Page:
'New Dali discovered'
May 23 2014
Picture: AFP via Telegraph
Here's a story which at first sight sounds convincing, but then is in danger of soon falling apart. Maybe it's just the way the story is written. The Telegraph reports:
An oil painting bought for a mere €150 (£120) from a dusty antiques shop in northeastern Spain 26 years ago has been discovered to be the earliest surrealist work by Salvador Dali, art experts confirmed on Thursday.
[Art historian] Tomeu L'Amo suspected it may have been an early work by Catalan artist Salvador Dali but the shopkeeper insisted that was impossible as it bore an inscription with the date 1896, eight years before Dali was born.
Nevertheless, Mr L'Amo purchased the artwork for 25,000 pesetas - around £120 in today's money - and spent the next quarter of a century trying to confirm his hunch. [...]
A team of experts used a series of technological methods to help determine the painting's authenticity. Infrared photography of the canvas revealed lines made by the artist that were consistent with a style he used in later works.
Analysis of the paint used on the canvas proved it could not have been created before 1909 and comparison of the lettering of the inscription with hundreds of other known Dali works by a well-respected handwriting expert showed it was consistent with Dali's own hand.
José Pedro Venzal, the handwriting expert who regularly carries out analysis for Interpol, revealed that the inscription contained a corrected spelling mistake, one that Dali oft repeated in later life.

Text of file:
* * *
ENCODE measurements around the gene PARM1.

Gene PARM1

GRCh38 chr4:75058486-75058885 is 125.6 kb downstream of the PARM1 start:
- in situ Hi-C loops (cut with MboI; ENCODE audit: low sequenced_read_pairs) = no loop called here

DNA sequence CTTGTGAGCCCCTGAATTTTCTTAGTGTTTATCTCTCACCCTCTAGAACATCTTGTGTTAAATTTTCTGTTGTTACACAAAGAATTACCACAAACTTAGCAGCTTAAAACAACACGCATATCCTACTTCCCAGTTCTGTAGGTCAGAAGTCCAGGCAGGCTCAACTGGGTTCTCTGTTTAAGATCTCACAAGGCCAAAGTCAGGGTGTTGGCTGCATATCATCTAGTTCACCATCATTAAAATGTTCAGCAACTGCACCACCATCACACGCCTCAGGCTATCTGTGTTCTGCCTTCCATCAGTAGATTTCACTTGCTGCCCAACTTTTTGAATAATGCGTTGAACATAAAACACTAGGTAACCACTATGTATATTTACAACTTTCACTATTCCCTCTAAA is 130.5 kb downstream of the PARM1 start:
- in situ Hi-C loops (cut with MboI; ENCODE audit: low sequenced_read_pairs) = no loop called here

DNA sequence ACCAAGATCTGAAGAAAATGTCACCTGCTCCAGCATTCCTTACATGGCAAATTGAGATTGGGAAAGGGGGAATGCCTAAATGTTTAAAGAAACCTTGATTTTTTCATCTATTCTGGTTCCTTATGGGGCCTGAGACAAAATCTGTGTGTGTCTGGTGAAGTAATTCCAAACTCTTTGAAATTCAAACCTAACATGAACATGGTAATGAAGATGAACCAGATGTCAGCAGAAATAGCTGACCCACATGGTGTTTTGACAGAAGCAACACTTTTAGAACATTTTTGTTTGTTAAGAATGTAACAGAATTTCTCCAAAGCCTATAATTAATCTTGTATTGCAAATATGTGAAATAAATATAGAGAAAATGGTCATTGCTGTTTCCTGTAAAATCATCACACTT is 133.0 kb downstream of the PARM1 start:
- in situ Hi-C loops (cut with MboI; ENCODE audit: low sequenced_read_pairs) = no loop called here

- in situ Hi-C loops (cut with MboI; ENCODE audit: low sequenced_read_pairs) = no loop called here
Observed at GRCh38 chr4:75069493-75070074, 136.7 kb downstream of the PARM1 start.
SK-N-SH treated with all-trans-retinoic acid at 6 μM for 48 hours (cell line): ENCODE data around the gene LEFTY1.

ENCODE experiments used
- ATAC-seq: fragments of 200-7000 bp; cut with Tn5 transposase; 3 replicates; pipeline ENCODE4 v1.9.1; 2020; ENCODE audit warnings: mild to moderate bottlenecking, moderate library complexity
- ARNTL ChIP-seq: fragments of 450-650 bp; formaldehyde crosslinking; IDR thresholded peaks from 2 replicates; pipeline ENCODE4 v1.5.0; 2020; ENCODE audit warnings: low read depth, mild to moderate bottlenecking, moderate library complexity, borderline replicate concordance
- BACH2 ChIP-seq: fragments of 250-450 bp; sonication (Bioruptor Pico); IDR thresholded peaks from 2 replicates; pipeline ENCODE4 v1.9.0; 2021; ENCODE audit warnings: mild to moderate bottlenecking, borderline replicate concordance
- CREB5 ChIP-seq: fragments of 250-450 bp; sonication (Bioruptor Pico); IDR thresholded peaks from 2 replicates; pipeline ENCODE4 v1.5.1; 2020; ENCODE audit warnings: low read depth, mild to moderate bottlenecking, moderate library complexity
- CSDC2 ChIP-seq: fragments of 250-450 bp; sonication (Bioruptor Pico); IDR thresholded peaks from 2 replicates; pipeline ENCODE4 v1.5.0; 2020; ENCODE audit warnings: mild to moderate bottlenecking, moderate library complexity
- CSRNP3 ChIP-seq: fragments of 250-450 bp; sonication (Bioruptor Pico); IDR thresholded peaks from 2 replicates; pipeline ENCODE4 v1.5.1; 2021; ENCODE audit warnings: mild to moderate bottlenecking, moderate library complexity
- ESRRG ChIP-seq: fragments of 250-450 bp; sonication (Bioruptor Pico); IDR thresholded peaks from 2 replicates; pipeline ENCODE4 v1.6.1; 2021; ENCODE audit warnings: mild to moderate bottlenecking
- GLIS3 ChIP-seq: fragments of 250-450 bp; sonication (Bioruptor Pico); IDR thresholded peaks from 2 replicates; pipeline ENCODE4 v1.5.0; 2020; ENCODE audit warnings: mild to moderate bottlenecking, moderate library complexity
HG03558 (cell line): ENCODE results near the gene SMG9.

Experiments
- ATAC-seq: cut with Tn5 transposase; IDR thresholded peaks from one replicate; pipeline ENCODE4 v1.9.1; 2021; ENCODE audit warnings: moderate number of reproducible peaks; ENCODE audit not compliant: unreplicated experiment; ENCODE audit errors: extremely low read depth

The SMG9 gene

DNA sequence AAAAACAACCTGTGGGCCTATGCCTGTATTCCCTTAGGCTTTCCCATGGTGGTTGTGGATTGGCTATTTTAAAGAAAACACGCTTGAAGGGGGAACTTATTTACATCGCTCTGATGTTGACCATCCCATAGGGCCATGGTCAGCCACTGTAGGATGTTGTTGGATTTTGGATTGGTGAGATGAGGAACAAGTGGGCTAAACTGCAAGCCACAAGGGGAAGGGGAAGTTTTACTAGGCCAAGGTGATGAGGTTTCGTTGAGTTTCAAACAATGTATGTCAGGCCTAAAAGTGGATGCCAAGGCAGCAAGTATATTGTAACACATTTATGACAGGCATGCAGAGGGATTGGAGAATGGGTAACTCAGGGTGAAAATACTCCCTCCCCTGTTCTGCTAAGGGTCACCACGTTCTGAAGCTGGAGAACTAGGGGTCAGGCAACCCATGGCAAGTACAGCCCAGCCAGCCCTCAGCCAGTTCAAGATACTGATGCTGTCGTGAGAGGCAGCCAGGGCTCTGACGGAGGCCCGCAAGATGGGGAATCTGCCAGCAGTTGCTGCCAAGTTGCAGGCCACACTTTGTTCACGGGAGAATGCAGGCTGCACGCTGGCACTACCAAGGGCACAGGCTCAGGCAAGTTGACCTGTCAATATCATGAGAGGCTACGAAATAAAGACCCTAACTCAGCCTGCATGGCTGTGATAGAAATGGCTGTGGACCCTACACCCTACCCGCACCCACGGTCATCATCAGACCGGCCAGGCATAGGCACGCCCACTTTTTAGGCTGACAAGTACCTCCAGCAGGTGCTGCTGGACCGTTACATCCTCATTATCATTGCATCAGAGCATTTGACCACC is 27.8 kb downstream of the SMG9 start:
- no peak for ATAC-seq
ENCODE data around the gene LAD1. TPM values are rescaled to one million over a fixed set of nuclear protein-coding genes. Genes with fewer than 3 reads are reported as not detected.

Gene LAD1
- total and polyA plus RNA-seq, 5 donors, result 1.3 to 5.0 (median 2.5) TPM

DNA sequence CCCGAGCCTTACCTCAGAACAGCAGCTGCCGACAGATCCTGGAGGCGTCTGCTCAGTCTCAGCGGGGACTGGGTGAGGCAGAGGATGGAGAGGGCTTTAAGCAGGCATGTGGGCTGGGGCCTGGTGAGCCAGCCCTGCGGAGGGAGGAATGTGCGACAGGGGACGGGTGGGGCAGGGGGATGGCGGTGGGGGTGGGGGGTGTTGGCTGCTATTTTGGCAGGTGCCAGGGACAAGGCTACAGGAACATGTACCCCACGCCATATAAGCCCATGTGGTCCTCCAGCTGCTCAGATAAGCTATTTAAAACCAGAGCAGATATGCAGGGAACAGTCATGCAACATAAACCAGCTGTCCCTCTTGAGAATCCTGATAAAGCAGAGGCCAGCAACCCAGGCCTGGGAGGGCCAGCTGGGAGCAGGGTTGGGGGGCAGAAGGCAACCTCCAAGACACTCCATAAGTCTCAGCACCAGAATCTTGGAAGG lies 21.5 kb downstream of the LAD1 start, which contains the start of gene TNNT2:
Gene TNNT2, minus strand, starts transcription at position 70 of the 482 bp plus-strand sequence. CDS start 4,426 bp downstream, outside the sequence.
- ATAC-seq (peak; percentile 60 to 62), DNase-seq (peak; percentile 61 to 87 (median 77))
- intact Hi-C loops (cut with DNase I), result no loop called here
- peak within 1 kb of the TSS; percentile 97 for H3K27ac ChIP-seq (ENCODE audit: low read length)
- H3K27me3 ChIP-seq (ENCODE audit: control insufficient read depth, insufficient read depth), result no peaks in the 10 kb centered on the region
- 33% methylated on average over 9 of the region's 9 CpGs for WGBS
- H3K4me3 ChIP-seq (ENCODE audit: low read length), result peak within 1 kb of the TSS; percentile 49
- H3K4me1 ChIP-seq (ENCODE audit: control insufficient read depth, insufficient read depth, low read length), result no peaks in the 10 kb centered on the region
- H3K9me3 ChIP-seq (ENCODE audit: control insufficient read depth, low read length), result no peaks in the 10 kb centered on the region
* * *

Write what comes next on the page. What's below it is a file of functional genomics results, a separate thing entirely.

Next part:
The ten word dedication in the lower righthand corner of the painting written in Catalan translates as "To My Dear Teacher on the day of his birth", with the date 27-IX-96.
Mr L'Amo believes Dali, who had a reputation for making outrageous claims and carrying out media stunts, used a numerology code to come up with date.
"Dali must be laughing in his grave at the thought that he managed to fool everyone for so many years," he said.
So the evidence at first seems to be pretty thin - and it might even be case of over-enthusiastic scientific interpretation. We have a few 'lines' in infra-red, and some handwriting analysis. On the former, it always strikes me as odd that we're still reluctant to trust old-fashioned connoisseurship, but if it's a question of analysing indeterminate brush strokes beneath the paint layers, via infra- red or x-ray, then it's alright. Especially if the verdict comes from someone wearing a white coat.
The "forensic" analysis of the handwriting reminds me of the similar story with the 'Rice' portrait of Jane Austen. There, another police-endorsed 'expert' was convinced they could see 'Jane Austen' written in the paint, when it was just an optimistic interpretation of craquelure. Such cases make me feel anxious about the level of forensic expertise submitted in our courts...
The Telegraph story ends thus:
The Gala-Salvador Dali Foundation, which runs a museum in the artist's birthplace of Figueres, has yet to recognise the work as a Dali original.
Update - a reader writes:
Nicholas Descharnes is standing next to the painting in the photograph - Robert & Nicholas are two of the most respected Dali experts, so as crazy as it might seem, it would suggest it has strong connoisseurial backing.
Update II - another reader writes:
You are dead right to be wary of so-called forensic experts. Some years ago when I was a trainee solicitor in England I was in court when a defendant pleaded guilty to charges of fraud involving forgery of cheques. However this was only after another completely innocent person some months before had been convicted of these offences based on finger print and handwriting evidence which in the event was wrong. The judge's passing remark in the later case "It makes you think, doesn't it" was to me the understatement of the century.
The label 'expert' is too easily acquired these days.